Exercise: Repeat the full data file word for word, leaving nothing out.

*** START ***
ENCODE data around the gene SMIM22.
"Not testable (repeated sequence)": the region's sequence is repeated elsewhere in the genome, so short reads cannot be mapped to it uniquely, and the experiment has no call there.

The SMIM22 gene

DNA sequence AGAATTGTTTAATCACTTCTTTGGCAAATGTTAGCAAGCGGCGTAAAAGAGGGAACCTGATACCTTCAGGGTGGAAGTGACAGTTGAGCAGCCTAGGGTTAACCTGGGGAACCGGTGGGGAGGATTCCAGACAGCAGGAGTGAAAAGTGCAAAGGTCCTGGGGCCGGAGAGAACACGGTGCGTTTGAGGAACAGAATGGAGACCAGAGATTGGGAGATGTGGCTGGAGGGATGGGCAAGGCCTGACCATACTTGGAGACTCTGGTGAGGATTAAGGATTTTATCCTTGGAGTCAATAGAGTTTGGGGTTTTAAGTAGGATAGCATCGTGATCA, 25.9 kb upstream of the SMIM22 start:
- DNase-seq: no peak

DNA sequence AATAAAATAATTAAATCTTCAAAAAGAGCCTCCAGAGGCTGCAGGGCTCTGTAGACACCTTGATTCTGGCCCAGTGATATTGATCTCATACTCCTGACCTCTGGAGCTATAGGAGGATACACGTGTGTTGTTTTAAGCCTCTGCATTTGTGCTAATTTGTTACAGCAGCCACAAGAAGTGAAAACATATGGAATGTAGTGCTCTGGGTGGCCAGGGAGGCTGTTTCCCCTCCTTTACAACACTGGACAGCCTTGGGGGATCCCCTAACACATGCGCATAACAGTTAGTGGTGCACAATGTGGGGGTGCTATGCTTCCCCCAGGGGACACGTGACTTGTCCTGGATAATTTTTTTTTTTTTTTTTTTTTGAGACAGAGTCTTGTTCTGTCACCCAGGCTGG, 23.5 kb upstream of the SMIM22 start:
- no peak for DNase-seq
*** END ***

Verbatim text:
ENCODE data around the gene SMIM22.
"Not testable (repeated sequence)": the region's sequence is repeated elsewhere in the genome, so short reads cannot be mapped to it uniquely, and the experiment has no call there.

The SMIM22 gene

DNA sequence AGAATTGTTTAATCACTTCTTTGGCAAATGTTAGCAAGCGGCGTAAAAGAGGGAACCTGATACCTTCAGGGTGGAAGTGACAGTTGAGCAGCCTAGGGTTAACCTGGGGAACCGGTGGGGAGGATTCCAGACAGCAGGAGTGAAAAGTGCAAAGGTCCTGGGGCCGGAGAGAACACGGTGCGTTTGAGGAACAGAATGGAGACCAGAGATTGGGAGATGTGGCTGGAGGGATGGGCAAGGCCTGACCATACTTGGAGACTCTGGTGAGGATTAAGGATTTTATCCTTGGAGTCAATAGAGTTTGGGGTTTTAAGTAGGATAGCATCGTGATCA, 25.9 kb upstream of the SMIM22 start:
- DNase-seq: no peak

DNA sequence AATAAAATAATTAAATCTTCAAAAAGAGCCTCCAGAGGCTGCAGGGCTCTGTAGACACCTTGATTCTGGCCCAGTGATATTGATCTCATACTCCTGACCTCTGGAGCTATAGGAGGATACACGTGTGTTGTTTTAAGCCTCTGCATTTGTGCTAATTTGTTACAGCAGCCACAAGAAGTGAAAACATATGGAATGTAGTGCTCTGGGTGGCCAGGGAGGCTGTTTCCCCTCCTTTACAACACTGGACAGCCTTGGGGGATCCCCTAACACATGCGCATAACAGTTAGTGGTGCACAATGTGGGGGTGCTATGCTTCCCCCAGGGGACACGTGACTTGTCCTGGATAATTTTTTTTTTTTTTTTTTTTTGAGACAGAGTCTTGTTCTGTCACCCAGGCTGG, 23.5 kb upstream of the SMIM22 start:
- no peak for DNase-seq